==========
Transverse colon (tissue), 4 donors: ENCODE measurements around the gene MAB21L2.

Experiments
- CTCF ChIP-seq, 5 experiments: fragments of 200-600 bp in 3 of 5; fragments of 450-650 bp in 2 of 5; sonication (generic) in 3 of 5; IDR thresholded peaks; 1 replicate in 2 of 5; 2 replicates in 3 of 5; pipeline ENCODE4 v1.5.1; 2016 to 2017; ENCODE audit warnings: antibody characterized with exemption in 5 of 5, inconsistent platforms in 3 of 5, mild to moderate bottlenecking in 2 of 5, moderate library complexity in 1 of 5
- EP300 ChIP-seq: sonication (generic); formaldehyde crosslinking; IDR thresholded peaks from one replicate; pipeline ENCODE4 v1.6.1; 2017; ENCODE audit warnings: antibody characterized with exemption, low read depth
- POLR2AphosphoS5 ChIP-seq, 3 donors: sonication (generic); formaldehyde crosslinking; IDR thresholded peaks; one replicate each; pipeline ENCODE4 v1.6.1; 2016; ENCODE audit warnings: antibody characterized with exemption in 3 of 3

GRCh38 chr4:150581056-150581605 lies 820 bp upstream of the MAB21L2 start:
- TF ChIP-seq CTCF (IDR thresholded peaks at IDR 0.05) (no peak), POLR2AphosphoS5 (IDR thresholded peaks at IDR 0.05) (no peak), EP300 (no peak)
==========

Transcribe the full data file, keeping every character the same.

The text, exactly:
Transverse colon (tissue), 4 donors: ENCODE measurements around the gene MAB21L2.

Experiments
- CTCF ChIP-seq, 5 experiments: fragments of 200-600 bp in 3 of 5; fragments of 450-650 bp in 2 of 5; sonication (generic) in 3 of 5; IDR thresholded peaks; 1 replicate in 2 of 5; 2 replicates in 3 of 5; pipeline ENCODE4 v1.5.1; 2016 to 2017; ENCODE audit warnings: antibody characterized with exemption in 5 of 5, inconsistent platforms in 3 of 5, mild to moderate bottlenecking in 2 of 5, moderate library complexity in 1 of 5
- EP300 ChIP-seq: sonication (generic); formaldehyde crosslinking; IDR thresholded peaks from one replicate; pipeline ENCODE4 v1.6.1; 2017; ENCODE audit warnings: antibody characterized with exemption, low read depth
- POLR2AphosphoS5 ChIP-seq, 3 donors: sonication (generic); formaldehyde crosslinking; IDR thresholded peaks; one replicate each; pipeline ENCODE4 v1.6.1; 2016; ENCODE audit warnings: antibody characterized with exemption in 3 of 3

GRCh38 chr4:150581056-150581605 lies 820 bp upstream of the MAB21L2 start:
- TF ChIP-seq CTCF (IDR thresholded peaks at IDR 0.05) (no peak), POLR2AphosphoS5 (IDR thresholded peaks at IDR 0.05) (no peak), EP300 (no peak)